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Index Insurance Takes Root as Climate Change Stings Agriculture

Big players such as Swiss Re plan to offer farmers in Africa, Asia and other emerging markets insurance products linked to weather indexes.

  • Katie Gilbert

Wagering on the weather might become a global business. Just ask the Climate Corp., an underwriter of insurance plans for farmers. The San Francisco–based firm raised some $110 million from Google Ventures, Khosla Ventures, New Enterprise Associates and more than a dozen other investors after it launched in 2007. But the real sign that the Climate Corp. is onto something came last November, when Monsanto, the U.S. agriculture biotech giant, acquired it for nearly $1 billion.

Farmers everywhere need help to cope with the effects of climate change. Back in 2009 the U.S. Global Change Research Program, a government umbrella group that coordinates federal research on climate change, noted that extreme weather events linked to the phenomenon had already begun to hamper agricultural yields in many regions worldwide. Starting in the 2030s, rising temperatures will shrink yields by 2 percent each decade through the end of the century, according to a March report by the United Nations’ Intergovernmental Panel on Climate Change.

So far, the Climate Corp. has focused on farmers in the U.S., where its profits are healthy but government-subsidized crop insurance keeps its growth in check, says director of product development Cameron Norgate. There’s huge opportunity in other parts of the world, Norgate notes. “Many emerging markets have little or no crop insurance offerings because governments haven’t helped to develop these markets,” he says. “There’s potential to rapidly deploy.”

Index-based crop insurance could be a good fit in developing countries, Norgate explains. Payouts are triggered by a regional deviation from a weather index, such as one that measures rainfall. As Norgate points out, index-based insurance is easily scalable because its reliance on weather data means that providers don’t have to send claims adjusters into the field.

The Climate Corp. plans to expand to South America, where crops and farming practices are most similar to those in the U.S., within the next year and eventually to India and Africa. Other insurers are showing plenty of interest in teaming up with the firm, Norgate says.

Nonprofits and development agencies like the World Bank Group’s International Finance Corp. and the Syngenta Foundation, which is backed by Swiss agribusiness Syngenta, have been establishing index-based insurance markets in Africa, Asia and South America for nearly a decade.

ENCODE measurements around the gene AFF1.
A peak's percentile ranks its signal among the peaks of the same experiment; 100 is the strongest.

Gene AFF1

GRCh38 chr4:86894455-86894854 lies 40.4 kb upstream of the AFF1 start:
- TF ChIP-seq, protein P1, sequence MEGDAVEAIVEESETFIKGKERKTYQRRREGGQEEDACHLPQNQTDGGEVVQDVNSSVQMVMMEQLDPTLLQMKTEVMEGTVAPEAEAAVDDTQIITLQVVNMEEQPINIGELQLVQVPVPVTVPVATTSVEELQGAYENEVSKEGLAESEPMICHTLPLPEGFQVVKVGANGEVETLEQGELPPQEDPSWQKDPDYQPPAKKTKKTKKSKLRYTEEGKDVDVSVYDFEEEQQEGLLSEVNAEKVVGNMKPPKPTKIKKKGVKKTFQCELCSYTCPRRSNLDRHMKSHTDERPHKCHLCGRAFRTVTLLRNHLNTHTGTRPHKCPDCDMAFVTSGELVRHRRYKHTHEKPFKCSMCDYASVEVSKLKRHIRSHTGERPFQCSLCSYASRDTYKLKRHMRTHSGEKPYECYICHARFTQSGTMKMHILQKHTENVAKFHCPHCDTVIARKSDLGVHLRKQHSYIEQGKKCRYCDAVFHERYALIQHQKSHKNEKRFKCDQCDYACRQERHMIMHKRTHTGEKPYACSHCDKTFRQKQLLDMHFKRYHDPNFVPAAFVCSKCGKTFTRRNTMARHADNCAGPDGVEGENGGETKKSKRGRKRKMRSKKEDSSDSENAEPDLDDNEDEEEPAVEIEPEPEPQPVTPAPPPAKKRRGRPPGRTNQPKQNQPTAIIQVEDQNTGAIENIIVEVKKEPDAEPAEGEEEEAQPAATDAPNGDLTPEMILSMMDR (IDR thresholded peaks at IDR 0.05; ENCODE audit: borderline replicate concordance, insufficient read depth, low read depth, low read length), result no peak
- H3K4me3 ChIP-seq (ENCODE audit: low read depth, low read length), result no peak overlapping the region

From 2009 through the end of last year, says the IFC’s Global Index Insurance Facility, it and its grantees insured 644,329 farmers, for a total portfolio of $119 million, and paid out $9.75 million to clients. For-profit enterprises are the next step: In June the Syngenta Foundation spun off its index insurance program for small-scale African farmers into ACRE, a Nairobi, Kenya–based insurer and adviser.

For big insurance companies, the promise of using index insurance to enter emerging markets outweighs the possible risks. In September, Alexandre Scherer, CEO of AXA Insurance Co., a division of French insurance and asset management giant AXA Group, talked up the opportunities during a Climate Week panel discussion at New York’s Barnard College. At the start of Climate Week, AXA and the World Bank announced a deal to invest jointly in building the index insurance market in emerging regions.

Swiss Re, the world’s second-largest reinsurer, is equally bullish on index offerings. “Our aim is to create new markets,” Paula Pagniez, the $215 billion firm’s senior microinsurance specialist, said at the same event.

Daniel Osgood, lead scientist for the financial instruments sector team at Columbia University’s International Research Institute for Climate and Society, has worked on index insurance impact assessments led by Oxfam America. He admits that this nascent market has potential pitfalls. For instance, insurance might prove too costly for farmers or encourage them to relocate to floodplains in an effort to collect benefits.

Still, Osgood believes index insurance could offer vital protection. An early Oxfam impact assessment in Ethiopia’s Tigray region showed that when farmers earning about $20 a month paid between $20 and $40 in insurance from 2009 to 2012, their wealth grew by an average total of $150 during that period. Osgood and his colleagues believe this improvement stems from insured farmers’ access to credit. As a result, they can afford better seeds and other inputs and avoid the so-called poverty trap — the need to sell off assets like oxen because of a bad yield, thereby putting themselves in a deficit for the next year. “We think the benefit comes from a combination of people moving forward and people not falling back,” Osgood says.

It’s important to keep scaling the index insurance market by pulling in major financial firms and investors, he adds: “If you’re doing anything meaningful, you are taking chances.”